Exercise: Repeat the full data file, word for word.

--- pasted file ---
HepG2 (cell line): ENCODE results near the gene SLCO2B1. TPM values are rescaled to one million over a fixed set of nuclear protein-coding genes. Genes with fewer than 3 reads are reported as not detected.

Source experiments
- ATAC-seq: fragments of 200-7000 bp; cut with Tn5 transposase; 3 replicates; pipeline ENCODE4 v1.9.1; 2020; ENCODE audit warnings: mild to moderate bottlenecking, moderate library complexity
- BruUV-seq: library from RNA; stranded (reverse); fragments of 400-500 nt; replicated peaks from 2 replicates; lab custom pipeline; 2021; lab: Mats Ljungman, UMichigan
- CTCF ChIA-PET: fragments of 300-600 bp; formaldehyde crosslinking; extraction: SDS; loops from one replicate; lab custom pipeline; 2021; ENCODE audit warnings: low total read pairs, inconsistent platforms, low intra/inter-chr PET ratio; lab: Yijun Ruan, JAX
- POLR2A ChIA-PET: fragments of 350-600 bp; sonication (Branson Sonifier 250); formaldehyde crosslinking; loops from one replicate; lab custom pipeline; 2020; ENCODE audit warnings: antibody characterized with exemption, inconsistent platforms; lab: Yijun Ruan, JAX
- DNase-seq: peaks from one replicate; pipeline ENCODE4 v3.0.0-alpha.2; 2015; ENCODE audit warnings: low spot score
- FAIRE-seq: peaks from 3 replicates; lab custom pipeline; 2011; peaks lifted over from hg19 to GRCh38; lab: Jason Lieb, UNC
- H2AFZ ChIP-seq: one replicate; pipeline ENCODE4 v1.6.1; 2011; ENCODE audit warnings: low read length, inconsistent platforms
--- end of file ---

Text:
HepG2 (cell line): ENCODE results near the gene SLCO2B1. TPM values are rescaled to one million over a fixed set of nuclear protein-coding genes. Genes with fewer than 3 reads are reported as not detected.

Source experiments
- ATAC-seq: fragments of 200-7000 bp; cut with Tn5 transposase; 3 replicates; pipeline ENCODE4 v1.9.1; 2020; ENCODE audit warnings: mild to moderate bottlenecking, moderate library complexity
- BruUV-seq: library from RNA; stranded (reverse); fragments of 400-500 nt; replicated peaks from 2 replicates; lab custom pipeline; 2021; lab: Mats Ljungman, UMichigan
- CTCF ChIA-PET: fragments of 300-600 bp; formaldehyde crosslinking; extraction: SDS; loops from one replicate; lab custom pipeline; 2021; ENCODE audit warnings: low total read pairs, inconsistent platforms, low intra/inter-chr PET ratio; lab: Yijun Ruan, JAX
- POLR2A ChIA-PET: fragments of 350-600 bp; sonication (Branson Sonifier 250); formaldehyde crosslinking; loops from one replicate; lab custom pipeline; 2020; ENCODE audit warnings: antibody characterized with exemption, inconsistent platforms; lab: Yijun Ruan, JAX
- DNase-seq: peaks from one replicate; pipeline ENCODE4 v3.0.0-alpha.2; 2015; ENCODE audit warnings: low spot score
- FAIRE-seq: peaks from 3 replicates; lab custom pipeline; 2011; peaks lifted over from hg19 to GRCh38; lab: Jason Lieb, UNC
- H2AFZ ChIP-seq: one replicate; pipeline ENCODE4 v1.6.1; 2011; ENCODE audit warnings: low read length, inconsistent platforms